Cookbook:Hot Pepper Sauce
|Hot Pepper Sauce|
Fiery hot sauces are legion in the Caribbean, and most contain habañeros (Jamaicans call them 'scotch bonnets' for their bell-like shape). A good way to use habañeros is by making up a pepper sauce. Because the heat of individual peppers can vary enormously (even those from the same plant), homogenizing them into a hot sauce makes it easier for you to assess the amount of heat to add to any dish. Use this in sauces, marinades, and stews, or sprinkle sparingly on meats, fish and rice dishes.
Notes, tips, and variations Edit
- There are many variants on this style of sauce; habanero or scotch bonnets are available in various stages of ripeness, from green through yellow to bright red, so you can control the colour of the sauce by selecting all single colour peppers. The addition of bananas, mangoes and other fruits enjoy an occasional foodie fad.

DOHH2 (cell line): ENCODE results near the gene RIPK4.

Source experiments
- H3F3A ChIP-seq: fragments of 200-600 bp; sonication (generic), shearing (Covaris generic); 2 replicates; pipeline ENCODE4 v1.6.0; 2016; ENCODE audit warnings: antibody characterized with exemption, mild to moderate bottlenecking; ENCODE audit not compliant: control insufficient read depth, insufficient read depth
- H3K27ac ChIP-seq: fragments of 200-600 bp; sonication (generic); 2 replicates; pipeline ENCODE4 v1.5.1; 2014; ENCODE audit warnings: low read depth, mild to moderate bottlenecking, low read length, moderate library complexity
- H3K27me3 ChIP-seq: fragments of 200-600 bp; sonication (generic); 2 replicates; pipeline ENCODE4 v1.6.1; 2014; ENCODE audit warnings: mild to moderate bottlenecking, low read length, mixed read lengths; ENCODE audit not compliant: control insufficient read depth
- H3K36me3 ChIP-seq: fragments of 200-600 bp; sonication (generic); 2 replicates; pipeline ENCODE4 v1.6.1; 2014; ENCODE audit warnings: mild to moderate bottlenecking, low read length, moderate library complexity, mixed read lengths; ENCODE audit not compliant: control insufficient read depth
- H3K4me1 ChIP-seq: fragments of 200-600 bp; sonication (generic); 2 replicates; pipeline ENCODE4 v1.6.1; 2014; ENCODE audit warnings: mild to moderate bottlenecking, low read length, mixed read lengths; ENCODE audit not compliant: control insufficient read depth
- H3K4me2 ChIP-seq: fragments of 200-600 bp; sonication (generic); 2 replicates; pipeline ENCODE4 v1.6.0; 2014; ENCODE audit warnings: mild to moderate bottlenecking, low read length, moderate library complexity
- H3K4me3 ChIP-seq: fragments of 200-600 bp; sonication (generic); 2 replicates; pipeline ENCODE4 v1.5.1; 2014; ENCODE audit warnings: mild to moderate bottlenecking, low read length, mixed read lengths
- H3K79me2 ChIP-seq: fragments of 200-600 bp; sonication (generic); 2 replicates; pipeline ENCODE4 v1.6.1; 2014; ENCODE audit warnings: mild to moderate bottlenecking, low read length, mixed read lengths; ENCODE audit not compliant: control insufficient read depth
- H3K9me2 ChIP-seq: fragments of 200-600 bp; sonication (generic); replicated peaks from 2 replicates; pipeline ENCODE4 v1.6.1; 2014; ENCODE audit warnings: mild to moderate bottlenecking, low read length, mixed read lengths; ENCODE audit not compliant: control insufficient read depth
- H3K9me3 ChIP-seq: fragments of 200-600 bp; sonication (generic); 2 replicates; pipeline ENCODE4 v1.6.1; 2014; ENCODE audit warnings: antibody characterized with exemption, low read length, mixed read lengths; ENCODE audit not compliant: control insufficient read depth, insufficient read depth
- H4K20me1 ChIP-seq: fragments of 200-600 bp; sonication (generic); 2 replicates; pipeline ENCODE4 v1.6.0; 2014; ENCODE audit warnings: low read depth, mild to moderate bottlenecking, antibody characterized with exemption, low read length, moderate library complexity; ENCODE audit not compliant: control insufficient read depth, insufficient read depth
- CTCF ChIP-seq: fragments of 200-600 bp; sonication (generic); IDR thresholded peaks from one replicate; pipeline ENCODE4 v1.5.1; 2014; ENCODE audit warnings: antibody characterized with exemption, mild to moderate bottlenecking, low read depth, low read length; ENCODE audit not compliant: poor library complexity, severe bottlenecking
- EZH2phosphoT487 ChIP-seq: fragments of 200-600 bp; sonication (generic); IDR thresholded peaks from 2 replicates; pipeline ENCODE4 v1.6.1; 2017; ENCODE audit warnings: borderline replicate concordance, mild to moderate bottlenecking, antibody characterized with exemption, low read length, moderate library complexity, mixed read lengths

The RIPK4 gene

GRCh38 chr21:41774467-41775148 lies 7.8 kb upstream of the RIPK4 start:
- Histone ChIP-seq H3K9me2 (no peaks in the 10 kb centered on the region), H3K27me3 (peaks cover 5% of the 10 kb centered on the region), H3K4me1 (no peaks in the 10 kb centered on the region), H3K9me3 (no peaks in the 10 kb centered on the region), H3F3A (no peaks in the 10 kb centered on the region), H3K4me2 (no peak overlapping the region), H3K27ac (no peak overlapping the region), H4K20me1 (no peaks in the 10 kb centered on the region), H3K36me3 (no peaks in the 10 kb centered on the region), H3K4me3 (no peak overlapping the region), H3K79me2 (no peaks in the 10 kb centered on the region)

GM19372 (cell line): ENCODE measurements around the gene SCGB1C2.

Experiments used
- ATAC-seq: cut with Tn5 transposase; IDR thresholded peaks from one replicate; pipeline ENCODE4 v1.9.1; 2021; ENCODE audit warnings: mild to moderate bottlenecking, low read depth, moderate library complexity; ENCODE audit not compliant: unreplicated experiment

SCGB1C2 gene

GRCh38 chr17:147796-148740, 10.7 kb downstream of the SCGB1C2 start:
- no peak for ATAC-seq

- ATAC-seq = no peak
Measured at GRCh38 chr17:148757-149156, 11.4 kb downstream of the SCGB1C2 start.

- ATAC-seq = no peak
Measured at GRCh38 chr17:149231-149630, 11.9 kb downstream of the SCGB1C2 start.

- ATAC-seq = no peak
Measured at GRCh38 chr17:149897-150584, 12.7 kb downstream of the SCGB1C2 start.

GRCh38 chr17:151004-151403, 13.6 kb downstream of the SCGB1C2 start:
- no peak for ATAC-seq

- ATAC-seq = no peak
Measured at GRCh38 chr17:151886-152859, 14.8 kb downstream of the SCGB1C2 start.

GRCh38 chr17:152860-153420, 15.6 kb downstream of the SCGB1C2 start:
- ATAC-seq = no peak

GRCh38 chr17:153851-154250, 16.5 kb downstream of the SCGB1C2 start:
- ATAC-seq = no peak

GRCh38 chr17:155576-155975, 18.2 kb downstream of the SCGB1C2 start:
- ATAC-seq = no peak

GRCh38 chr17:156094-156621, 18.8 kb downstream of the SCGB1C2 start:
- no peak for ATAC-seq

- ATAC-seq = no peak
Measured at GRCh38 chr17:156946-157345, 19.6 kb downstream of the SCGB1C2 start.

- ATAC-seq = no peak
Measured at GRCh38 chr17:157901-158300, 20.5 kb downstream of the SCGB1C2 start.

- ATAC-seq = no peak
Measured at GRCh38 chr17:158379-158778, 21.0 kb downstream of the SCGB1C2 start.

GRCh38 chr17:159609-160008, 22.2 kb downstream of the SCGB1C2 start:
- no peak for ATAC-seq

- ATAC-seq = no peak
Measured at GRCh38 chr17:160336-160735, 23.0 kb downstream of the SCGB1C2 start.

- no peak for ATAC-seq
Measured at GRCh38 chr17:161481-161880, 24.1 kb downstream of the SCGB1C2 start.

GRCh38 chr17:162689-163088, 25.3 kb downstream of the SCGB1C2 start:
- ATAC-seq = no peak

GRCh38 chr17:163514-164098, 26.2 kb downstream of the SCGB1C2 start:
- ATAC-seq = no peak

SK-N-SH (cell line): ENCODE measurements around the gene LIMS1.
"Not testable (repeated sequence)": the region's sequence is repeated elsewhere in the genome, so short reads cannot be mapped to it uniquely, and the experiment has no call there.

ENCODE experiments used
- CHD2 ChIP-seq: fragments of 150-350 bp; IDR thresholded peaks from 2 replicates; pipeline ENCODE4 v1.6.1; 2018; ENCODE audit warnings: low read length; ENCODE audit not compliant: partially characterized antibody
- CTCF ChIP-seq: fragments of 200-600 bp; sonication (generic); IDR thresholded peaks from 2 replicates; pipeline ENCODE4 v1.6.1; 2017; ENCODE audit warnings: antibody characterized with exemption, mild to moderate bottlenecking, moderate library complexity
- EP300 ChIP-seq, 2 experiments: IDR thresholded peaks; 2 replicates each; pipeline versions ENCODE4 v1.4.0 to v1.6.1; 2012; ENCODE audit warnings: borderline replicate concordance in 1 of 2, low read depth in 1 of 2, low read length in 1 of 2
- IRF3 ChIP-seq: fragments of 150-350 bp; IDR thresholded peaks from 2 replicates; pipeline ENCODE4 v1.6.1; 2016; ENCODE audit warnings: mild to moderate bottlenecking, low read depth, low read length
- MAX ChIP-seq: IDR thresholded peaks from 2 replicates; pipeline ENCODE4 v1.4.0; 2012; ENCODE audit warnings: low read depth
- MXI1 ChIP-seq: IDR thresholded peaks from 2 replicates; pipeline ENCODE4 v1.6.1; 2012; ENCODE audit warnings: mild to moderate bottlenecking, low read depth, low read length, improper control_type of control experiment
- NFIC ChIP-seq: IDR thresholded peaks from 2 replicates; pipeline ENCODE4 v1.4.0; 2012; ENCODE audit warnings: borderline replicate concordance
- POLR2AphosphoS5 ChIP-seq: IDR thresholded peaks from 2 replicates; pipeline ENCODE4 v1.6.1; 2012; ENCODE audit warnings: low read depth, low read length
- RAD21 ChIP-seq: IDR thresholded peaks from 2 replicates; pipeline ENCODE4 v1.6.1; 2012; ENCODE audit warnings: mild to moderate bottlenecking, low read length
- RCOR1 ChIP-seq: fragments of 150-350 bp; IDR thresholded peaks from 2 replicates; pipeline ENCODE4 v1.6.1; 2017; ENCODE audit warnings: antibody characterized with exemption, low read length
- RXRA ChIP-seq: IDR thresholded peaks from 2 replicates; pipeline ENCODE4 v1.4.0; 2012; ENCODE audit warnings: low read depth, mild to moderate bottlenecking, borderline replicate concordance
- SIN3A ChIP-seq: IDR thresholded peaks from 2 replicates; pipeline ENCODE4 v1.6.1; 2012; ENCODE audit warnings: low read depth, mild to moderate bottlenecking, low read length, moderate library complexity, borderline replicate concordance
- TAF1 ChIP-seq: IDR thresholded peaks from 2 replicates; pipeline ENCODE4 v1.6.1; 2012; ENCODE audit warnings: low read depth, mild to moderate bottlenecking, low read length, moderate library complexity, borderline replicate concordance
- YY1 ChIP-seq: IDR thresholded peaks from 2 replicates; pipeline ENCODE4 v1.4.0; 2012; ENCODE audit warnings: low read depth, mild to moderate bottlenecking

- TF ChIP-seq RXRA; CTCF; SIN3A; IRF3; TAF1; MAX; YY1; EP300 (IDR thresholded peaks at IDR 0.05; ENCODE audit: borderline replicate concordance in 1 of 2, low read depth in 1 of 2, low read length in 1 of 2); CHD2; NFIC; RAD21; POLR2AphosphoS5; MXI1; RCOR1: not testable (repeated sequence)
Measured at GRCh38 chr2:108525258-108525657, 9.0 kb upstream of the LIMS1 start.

- Some recipes involve mixing the type of peppers used; poblanos, jalapeño and chipotle are quite popular varieties. You can achieve widely-varying sauces by altering the ratios of pepper types, so feel free to experiment.
- Always wear latex or household gloves when handling the peppers and avoid touching your eyes. Chilli peppers are an irritant and even a tiny amount in your eyes can cause extreme pain.